Don’t forget those living in active addiction
Opioid settlement dollars should help people, not build bureaucracies
Opioid abatement efforts should focus on housing and access to medical and dental care, writes Laverne Zabielski. (Getty Images)
I attended Lexington’s Opioid Abatement Commission executive committee meeting on Jan. 4. The public is always invited. We sat in chairs behind the commissioners’ table and listened to a concerned committee explore numerous ways to address the opioid crisis.
The discussions led to formulating the agenda for the Jan. 12 full commission meeting in the Council Chambers at 10 a.m. This is relentless and hard work. There is much to consider and little time.
I am a concerned and impacted citizen. While witnessing the amount of research the commission must pursue, my fear is that this dedicated and committed group will forget the purpose of the settlement funds presented in the handout on page three at the Oct. 13, 2023 meeting: “The money is meant as remediation for the way corporations aggressively promoted opioid painkillers, fueling an overdose crisis that has now largely transitioned to illicit drugs, like fentanyl.”
Currently the commission is focusing on three areas: prevention, treatment and recovery. The prevention focus is important but feels to me like a rabbit hole. Many programs and strategies have been implemented over the years. Until we have a culture that pays at least a living wage, places housing as a right over profit and has universal health care, there will be no effective widespread, sustainable prevention.
My concern is if too much time and funds are spent on efforts at prevention there will not be enough for active and recovering addicts. Indeed, at the Dec. 8, 2023 meeting, commissioner John Moses emphasized the need to “lift the voices of those people who are still in active addiction and listen to the community so that we don’t have preconceived notions about what is needed.”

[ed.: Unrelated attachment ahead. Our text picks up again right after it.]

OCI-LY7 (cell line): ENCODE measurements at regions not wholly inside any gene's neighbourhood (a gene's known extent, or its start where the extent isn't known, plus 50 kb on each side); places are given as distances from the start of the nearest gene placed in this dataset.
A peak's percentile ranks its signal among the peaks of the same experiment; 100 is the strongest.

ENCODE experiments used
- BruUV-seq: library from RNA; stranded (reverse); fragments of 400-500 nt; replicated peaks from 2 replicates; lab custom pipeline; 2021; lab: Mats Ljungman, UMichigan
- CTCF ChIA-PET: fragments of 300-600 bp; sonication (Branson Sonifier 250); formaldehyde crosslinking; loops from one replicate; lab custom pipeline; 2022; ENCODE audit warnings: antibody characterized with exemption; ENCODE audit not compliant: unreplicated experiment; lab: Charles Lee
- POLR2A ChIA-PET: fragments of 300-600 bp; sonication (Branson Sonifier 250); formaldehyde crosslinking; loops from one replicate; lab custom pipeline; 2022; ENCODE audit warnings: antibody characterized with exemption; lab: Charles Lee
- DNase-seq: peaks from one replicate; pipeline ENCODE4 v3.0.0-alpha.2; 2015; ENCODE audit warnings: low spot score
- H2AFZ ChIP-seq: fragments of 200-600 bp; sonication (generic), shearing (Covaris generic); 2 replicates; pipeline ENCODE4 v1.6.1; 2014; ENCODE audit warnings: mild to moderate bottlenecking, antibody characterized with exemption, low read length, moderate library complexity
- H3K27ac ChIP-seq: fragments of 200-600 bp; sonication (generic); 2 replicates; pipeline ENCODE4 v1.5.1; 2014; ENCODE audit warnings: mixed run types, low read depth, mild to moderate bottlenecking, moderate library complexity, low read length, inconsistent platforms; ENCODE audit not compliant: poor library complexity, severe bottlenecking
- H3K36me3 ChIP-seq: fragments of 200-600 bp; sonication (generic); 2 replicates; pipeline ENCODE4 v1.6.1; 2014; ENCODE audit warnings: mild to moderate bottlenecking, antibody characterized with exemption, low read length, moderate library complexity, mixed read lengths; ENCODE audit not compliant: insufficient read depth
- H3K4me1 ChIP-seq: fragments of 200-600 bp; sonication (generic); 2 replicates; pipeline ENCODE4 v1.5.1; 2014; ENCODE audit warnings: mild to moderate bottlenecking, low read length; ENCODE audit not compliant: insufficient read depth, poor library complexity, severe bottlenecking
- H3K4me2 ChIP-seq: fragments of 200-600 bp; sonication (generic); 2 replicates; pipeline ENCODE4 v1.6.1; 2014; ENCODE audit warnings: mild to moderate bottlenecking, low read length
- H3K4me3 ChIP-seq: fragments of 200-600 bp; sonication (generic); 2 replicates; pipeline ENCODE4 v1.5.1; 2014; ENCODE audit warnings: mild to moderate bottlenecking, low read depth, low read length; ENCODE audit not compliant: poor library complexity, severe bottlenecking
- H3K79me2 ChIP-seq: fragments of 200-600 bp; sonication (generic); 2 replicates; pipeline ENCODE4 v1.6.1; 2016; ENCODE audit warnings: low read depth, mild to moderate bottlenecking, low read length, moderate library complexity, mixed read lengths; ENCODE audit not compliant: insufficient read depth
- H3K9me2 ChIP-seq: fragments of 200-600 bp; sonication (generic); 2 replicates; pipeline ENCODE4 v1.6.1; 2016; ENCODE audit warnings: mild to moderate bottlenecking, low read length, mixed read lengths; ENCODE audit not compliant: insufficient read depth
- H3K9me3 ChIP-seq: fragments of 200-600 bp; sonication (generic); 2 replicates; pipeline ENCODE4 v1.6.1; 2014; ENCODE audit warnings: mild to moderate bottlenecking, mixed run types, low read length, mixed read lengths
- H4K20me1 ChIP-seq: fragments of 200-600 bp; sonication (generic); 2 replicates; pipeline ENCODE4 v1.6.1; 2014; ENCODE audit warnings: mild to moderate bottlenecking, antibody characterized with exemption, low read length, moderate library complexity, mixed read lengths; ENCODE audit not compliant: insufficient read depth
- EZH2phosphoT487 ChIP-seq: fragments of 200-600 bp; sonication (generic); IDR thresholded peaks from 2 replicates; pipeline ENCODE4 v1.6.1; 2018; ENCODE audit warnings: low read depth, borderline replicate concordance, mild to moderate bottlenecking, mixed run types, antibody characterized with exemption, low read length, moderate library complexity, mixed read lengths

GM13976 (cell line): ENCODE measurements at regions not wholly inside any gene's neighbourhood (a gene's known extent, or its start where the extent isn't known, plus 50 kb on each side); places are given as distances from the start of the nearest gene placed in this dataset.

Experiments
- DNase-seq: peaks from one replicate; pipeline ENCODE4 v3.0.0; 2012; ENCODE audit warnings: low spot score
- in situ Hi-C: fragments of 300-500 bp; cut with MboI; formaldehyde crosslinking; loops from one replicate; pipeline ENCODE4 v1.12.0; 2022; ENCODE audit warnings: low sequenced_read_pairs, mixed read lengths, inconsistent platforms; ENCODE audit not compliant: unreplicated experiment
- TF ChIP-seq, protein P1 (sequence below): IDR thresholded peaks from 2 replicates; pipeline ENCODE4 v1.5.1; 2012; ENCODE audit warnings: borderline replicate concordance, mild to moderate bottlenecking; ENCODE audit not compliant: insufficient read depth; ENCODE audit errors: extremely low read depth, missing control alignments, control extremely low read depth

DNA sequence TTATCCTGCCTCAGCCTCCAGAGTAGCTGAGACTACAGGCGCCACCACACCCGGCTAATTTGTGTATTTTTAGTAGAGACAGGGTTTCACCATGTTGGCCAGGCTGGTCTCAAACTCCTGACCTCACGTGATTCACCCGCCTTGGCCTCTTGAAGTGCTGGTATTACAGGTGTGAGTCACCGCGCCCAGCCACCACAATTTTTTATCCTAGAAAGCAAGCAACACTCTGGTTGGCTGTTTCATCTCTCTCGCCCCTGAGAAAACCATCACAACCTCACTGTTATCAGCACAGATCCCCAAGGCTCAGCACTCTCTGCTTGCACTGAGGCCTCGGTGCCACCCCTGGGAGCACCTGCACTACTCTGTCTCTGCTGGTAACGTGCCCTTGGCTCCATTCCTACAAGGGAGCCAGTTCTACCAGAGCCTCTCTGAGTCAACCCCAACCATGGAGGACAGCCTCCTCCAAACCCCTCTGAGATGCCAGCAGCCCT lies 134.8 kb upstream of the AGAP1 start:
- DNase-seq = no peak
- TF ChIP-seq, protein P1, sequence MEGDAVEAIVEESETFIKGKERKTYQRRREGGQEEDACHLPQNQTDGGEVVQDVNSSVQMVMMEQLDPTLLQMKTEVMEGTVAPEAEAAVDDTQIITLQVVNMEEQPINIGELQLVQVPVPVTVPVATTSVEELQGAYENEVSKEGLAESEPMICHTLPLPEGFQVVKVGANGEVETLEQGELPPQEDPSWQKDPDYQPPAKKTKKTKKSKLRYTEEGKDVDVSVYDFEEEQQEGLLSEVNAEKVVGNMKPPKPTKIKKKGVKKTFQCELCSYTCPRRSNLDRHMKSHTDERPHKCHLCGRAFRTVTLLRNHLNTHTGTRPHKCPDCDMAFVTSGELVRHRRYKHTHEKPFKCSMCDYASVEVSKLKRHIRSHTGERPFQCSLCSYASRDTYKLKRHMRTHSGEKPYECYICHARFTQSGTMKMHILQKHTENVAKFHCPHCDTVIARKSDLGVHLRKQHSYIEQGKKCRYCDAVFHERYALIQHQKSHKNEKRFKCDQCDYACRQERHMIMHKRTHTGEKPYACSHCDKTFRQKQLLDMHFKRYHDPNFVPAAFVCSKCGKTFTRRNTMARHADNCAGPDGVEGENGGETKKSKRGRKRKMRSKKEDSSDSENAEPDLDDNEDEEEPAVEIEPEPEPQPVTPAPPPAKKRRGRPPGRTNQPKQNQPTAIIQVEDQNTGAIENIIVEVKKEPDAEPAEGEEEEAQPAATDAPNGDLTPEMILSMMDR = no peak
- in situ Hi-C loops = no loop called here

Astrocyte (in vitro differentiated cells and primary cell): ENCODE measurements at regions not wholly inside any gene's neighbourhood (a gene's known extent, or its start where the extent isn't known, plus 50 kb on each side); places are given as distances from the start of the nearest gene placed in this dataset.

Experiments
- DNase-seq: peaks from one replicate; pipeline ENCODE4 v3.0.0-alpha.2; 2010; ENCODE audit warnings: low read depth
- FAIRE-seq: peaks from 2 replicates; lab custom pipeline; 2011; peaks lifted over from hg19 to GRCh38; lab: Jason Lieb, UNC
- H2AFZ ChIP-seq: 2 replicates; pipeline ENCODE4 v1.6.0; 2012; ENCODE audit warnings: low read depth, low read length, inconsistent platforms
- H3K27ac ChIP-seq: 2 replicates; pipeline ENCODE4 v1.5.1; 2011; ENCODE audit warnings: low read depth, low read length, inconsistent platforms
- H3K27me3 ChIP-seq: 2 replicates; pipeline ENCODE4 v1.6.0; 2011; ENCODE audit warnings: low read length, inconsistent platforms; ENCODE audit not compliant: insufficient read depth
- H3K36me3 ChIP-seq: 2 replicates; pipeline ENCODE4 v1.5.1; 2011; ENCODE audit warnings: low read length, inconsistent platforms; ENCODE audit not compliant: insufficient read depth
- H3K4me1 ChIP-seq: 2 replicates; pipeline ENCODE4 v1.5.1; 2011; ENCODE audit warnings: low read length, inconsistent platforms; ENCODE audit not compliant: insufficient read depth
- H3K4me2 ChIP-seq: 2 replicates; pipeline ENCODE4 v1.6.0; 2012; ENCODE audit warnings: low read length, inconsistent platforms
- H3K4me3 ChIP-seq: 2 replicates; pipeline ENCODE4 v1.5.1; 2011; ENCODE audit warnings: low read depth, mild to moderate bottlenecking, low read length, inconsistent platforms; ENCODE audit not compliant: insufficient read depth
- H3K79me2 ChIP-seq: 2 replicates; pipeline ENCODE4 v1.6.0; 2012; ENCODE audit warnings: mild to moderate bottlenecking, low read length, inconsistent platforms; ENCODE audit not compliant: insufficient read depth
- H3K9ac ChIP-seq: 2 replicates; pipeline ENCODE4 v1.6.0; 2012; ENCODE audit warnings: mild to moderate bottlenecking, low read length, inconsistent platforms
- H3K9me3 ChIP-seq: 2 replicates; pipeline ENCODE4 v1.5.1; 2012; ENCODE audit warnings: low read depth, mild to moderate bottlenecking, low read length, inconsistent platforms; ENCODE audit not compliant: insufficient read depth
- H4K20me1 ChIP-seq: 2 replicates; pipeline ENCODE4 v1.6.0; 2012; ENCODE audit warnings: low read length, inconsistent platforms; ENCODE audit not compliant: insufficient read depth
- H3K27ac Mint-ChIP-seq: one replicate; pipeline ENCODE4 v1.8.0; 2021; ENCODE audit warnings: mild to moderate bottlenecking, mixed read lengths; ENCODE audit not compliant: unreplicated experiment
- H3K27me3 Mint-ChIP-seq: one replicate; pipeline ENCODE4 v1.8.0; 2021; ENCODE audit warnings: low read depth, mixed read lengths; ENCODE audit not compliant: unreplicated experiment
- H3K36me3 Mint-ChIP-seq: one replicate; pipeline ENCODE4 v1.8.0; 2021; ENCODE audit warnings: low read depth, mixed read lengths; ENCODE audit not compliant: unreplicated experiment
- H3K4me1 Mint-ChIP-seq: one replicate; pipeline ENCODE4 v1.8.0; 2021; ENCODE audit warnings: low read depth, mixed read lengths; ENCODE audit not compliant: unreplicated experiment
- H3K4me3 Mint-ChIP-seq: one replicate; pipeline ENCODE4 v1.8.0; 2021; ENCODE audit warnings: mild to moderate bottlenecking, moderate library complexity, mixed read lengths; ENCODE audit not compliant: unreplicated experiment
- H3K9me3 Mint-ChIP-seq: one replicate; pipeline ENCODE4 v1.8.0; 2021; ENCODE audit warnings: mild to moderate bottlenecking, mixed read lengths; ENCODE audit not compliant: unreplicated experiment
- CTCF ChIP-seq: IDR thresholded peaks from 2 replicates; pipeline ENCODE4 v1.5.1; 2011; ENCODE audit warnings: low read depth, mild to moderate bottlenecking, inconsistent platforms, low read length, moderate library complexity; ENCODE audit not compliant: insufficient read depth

Tayna Fogle, a member of the Lexington-Fayette Urban County Council, organized a meeting on Sept. 6, 2023 at the Lyric for the purpose of hearing from concerned residents and homeless citizens. One homeless man stated his exasperation with agencies being funded, yet not having enough personnel to be able to answer phone calls. That is my fear. Money goes to agencies without serving the people affected. If funding is spread too thin, that will happen again.
There needs to be a coordinated method of ongoing accountability implemented by the commission so that the agencies receiving funding use the money for opioid addicts not just for staff and bureaucracy. Active and recovering opioid addicts being served need to have social workers and compassionate people to communicate with when things are not going right.
A Center for Opioid Abatement Prevention, Treatment and Recovery is needed where impacted people can go to find the resources they need. A central place where mothers can also go to find out where the detox facilities immediately available are located.
All involved need to be heard. Opioid addicts need advocates who can offer recourse. I don’t mean they should be given a form or questionnaire to fill out. I mean being able to share their experiences to a committed listener who has the power to take action.
Treatment and recovery for opioid addicts needs to be the primary focus of the abatement money, including housing and access to medical and dental care. The loss of teeth is a side effect of opioid addiction. Often people think that’s not important.
If an addict becomes drug free, there’s hope. If an addict has a place to live, that’s progress. But a recovering addict without teeth will have a hard time finding a job. Fulfilling these needs is another way of breaking the cycle of recovery and relapse.
Given reparations are the stated purpose of the opioid abatement funds, my hope is that is also the mission of Lexington’s Opioid Abatement Commission.
Opioids are such a huge problem that it is easy to lose focus. If you are an impacted citizen, I encourage you to come to the next meeting and share your stories and questions. Help Lexington’s Opioid Abatement Commission stay on task. This is a community disease and requires everyone’s input.
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